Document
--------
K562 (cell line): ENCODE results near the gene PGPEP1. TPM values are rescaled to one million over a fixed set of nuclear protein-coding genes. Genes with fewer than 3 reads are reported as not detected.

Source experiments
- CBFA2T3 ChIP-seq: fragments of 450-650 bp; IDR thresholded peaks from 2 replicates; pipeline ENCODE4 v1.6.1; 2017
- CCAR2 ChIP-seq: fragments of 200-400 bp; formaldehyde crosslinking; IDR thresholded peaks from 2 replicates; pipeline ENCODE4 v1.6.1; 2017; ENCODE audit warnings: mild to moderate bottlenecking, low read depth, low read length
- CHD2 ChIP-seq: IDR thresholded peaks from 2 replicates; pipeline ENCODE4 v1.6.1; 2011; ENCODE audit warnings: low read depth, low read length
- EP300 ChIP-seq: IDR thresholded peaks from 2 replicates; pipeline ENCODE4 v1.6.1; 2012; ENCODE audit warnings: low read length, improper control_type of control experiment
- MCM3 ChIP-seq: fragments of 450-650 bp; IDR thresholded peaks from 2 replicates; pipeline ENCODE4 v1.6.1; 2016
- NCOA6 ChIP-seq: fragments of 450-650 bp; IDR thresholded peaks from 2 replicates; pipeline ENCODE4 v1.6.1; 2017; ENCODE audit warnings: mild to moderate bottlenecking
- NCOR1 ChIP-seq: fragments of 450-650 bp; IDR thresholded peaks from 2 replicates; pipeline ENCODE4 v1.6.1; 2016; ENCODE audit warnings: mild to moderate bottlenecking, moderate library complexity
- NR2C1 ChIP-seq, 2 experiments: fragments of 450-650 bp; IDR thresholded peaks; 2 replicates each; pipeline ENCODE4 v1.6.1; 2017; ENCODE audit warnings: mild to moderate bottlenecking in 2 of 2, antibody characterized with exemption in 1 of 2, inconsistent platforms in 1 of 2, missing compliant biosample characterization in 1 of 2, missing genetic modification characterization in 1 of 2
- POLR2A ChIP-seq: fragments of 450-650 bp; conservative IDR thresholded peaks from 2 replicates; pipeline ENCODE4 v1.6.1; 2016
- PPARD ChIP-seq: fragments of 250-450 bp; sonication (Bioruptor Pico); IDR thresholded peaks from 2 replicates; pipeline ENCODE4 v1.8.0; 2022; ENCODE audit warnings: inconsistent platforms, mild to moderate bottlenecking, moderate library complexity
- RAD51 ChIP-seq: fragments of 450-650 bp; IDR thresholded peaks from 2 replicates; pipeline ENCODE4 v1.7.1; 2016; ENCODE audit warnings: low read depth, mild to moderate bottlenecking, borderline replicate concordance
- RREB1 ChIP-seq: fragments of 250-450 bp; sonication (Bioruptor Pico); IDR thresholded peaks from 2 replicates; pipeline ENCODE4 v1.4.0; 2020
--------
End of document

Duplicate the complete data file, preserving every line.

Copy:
K562 (cell line): ENCODE results near the gene PGPEP1. TPM values are rescaled to one million over a fixed set of nuclear protein-coding genes. Genes with fewer than 3 reads are reported as not detected.

Source experiments
- CBFA2T3 ChIP-seq: fragments of 450-650 bp; IDR thresholded peaks from 2 replicates; pipeline ENCODE4 v1.6.1; 2017
- CCAR2 ChIP-seq: fragments of 200-400 bp; formaldehyde crosslinking; IDR thresholded peaks from 2 replicates; pipeline ENCODE4 v1.6.1; 2017; ENCODE audit warnings: mild to moderate bottlenecking, low read depth, low read length
- CHD2 ChIP-seq: IDR thresholded peaks from 2 replicates; pipeline ENCODE4 v1.6.1; 2011; ENCODE audit warnings: low read depth, low read length
- EP300 ChIP-seq: IDR thresholded peaks from 2 replicates; pipeline ENCODE4 v1.6.1; 2012; ENCODE audit warnings: low read length, improper control_type of control experiment
- MCM3 ChIP-seq: fragments of 450-650 bp; IDR thresholded peaks from 2 replicates; pipeline ENCODE4 v1.6.1; 2016
- NCOA6 ChIP-seq: fragments of 450-650 bp; IDR thresholded peaks from 2 replicates; pipeline ENCODE4 v1.6.1; 2017; ENCODE audit warnings: mild to moderate bottlenecking
- NCOR1 ChIP-seq: fragments of 450-650 bp; IDR thresholded peaks from 2 replicates; pipeline ENCODE4 v1.6.1; 2016; ENCODE audit warnings: mild to moderate bottlenecking, moderate library complexity
- NR2C1 ChIP-seq, 2 experiments: fragments of 450-650 bp; IDR thresholded peaks; 2 replicates each; pipeline ENCODE4 v1.6.1; 2017; ENCODE audit warnings: mild to moderate bottlenecking in 2 of 2, antibody characterized with exemption in 1 of 2, inconsistent platforms in 1 of 2, missing compliant biosample characterization in 1 of 2, missing genetic modification characterization in 1 of 2
- POLR2A ChIP-seq: fragments of 450-650 bp; conservative IDR thresholded peaks from 2 replicates; pipeline ENCODE4 v1.6.1; 2016
- PPARD ChIP-seq: fragments of 250-450 bp; sonication (Bioruptor Pico); IDR thresholded peaks from 2 replicates; pipeline ENCODE4 v1.8.0; 2022; ENCODE audit warnings: inconsistent platforms, mild to moderate bottlenecking, moderate library complexity
- RAD51 ChIP-seq: fragments of 450-650 bp; IDR thresholded peaks from 2 replicates; pipeline ENCODE4 v1.7.1; 2016; ENCODE audit warnings: low read depth, mild to moderate bottlenecking, borderline replicate concordance
- RREB1 ChIP-seq: fragments of 250-450 bp; sonication (Bioruptor Pico); IDR thresholded peaks from 2 replicates; pipeline ENCODE4 v1.4.0; 2020